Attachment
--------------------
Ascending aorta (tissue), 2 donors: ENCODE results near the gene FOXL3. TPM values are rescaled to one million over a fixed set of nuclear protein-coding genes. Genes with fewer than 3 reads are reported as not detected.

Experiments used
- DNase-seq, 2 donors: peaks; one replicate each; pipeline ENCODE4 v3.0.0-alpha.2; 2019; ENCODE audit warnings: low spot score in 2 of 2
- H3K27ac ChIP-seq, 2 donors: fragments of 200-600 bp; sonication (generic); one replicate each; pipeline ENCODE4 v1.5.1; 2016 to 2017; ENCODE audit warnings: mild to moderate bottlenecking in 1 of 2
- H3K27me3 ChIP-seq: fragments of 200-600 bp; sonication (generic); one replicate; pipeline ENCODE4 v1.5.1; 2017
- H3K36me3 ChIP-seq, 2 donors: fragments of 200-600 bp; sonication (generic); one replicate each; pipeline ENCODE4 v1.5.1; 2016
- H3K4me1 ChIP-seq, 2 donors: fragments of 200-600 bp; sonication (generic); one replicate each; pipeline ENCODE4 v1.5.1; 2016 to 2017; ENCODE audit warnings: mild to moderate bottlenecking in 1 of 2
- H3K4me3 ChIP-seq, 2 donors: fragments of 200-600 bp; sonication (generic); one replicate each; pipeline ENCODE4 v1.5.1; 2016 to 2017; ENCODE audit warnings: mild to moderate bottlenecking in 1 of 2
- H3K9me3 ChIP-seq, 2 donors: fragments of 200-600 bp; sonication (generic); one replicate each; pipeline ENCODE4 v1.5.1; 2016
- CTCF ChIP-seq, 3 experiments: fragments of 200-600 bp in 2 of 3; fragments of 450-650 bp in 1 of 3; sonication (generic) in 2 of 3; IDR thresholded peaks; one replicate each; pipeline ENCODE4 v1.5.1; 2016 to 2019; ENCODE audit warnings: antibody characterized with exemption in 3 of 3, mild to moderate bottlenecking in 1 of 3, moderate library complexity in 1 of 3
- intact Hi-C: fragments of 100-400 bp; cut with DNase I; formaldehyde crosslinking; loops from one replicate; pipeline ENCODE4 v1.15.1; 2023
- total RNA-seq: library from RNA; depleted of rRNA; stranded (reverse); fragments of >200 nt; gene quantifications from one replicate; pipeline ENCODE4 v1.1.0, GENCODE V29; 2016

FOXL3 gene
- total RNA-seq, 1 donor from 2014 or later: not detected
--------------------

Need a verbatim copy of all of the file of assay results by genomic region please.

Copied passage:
Ascending aorta (tissue), 2 donors: ENCODE results near the gene FOXL3. TPM values are rescaled to one million over a fixed set of nuclear protein-coding genes. Genes with fewer than 3 reads are reported as not detected.

Experiments used
- DNase-seq, 2 donors: peaks; one replicate each; pipeline ENCODE4 v3.0.0-alpha.2; 2019; ENCODE audit warnings: low spot score in 2 of 2
- H3K27ac ChIP-seq, 2 donors: fragments of 200-600 bp; sonication (generic); one replicate each; pipeline ENCODE4 v1.5.1; 2016 to 2017; ENCODE audit warnings: mild to moderate bottlenecking in 1 of 2
- H3K27me3 ChIP-seq: fragments of 200-600 bp; sonication (generic); one replicate; pipeline ENCODE4 v1.5.1; 2017
- H3K36me3 ChIP-seq, 2 donors: fragments of 200-600 bp; sonication (generic); one replicate each; pipeline ENCODE4 v1.5.1; 2016
- H3K4me1 ChIP-seq, 2 donors: fragments of 200-600 bp; sonication (generic); one replicate each; pipeline ENCODE4 v1.5.1; 2016 to 2017; ENCODE audit warnings: mild to moderate bottlenecking in 1 of 2
- H3K4me3 ChIP-seq, 2 donors: fragments of 200-600 bp; sonication (generic); one replicate each; pipeline ENCODE4 v1.5.1; 2016 to 2017; ENCODE audit warnings: mild to moderate bottlenecking in 1 of 2
- H3K9me3 ChIP-seq, 2 donors: fragments of 200-600 bp; sonication (generic); one replicate each; pipeline ENCODE4 v1.5.1; 2016
- CTCF ChIP-seq, 3 experiments: fragments of 200-600 bp in 2 of 3; fragments of 450-650 bp in 1 of 3; sonication (generic) in 2 of 3; IDR thresholded peaks; one replicate each; pipeline ENCODE4 v1.5.1; 2016 to 2019; ENCODE audit warnings: antibody characterized with exemption in 3 of 3, mild to moderate bottlenecking in 1 of 3, moderate library complexity in 1 of 3
- intact Hi-C: fragments of 100-400 bp; cut with DNase I; formaldehyde crosslinking; loops from one replicate; pipeline ENCODE4 v1.15.1; 2023
- total RNA-seq: library from RNA; depleted of rRNA; stranded (reverse); fragments of >200 nt; gene quantifications from one replicate; pipeline ENCODE4 v1.1.0, GENCODE V29; 2016

FOXL3 gene
- total RNA-seq, 1 donor from 2014 or later: not detected